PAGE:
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Did Shakespeare Write Double Falsehood? Identifying Individuals by Creating Psychological Signatures With Text Analysis

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<mark>Journal publication date</mark>8/05/2015
<mark>Journal</mark>Psychological Science
Issue number5
Volume26
Number of pages13
Pages (from-to)570-582
Publication statusPublished
Original languageEnglish

Abstract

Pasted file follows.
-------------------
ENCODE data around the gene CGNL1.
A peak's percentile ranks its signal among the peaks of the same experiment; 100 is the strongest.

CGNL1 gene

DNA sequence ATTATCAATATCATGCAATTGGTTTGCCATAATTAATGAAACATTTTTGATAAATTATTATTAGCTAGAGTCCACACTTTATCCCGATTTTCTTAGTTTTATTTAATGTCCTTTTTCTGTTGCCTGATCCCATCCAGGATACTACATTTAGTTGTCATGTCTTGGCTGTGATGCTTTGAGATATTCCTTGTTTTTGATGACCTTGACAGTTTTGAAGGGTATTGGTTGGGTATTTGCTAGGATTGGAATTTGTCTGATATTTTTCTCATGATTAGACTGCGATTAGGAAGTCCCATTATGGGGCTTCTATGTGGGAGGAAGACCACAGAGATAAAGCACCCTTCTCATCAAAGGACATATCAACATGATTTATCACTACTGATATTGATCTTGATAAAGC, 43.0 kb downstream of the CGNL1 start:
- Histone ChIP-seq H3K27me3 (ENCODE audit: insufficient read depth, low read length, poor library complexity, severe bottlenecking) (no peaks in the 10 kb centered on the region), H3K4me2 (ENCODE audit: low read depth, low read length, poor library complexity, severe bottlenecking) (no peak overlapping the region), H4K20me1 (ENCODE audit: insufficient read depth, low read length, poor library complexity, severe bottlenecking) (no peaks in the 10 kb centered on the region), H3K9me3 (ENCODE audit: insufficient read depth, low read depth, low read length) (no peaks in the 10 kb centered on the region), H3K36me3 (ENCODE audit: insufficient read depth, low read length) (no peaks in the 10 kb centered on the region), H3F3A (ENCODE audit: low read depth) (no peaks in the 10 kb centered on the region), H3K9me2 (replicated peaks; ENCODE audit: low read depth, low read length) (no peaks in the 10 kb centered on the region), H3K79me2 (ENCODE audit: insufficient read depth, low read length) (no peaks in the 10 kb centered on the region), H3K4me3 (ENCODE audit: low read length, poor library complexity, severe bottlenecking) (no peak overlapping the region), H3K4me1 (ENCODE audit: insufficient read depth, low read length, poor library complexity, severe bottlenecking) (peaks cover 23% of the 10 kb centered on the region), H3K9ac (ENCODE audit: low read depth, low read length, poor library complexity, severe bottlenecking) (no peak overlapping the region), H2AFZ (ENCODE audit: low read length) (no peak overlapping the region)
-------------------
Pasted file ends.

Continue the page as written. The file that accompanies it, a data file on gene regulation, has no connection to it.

More than 100 years after Shakespeare’s death, Lewis Theobald published Double Falsehood, a play supposedly sourced from a lost play by Shakespeare and John Fletcher. Since its release, scholars have attempted to determine its true authorship. Using new approaches to language and psychological analysis, we examined Double Falsehood and the works of Theobald, Shakespeare, and Fletcher. Specifically, we created a psychological signature from each author’s language and statistically compared the features of each signature with those of Double Falsehood’s signature. Multiple analytic approaches converged in suggesting that Double Falsehood’s psychological style and content architecture predominantly resemble those of Shakespeare, showing some similarity with Fletcher’s signature and only traces of Theobald’s. Closer inspection revealed that Shakespeare’s influence is most apparent early in the play, whereas Fletcher’s is most apparent in later acts. Double Falsehood has a psychological signature consistent with that expected to be present in the long-lost play The History of Cardenio, cowritten by Shakespeare and Fletcher.